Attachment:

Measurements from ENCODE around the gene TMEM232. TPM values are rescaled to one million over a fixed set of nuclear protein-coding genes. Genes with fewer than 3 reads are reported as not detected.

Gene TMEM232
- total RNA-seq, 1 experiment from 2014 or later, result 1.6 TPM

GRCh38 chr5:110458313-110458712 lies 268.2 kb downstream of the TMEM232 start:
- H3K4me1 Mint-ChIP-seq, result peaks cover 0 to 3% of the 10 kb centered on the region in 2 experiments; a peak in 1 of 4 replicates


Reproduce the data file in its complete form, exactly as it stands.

Measurements from ENCODE around the gene TMEM232. TPM values are rescaled to one million over a fixed set of nuclear protein-coding genes. Genes with fewer than 3 reads are reported as not detected.

Gene TMEM232
- total RNA-seq, 1 experiment from 2014 or later, result 1.6 TPM

GRCh38 chr5:110458313-110458712 lies 268.2 kb downstream of the TMEM232 start:
- H3K4me1 Mint-ChIP-seq, result peaks cover 0 to 3% of the 10 kb centered on the region in 2 experiments; a peak in 1 of 4 replicates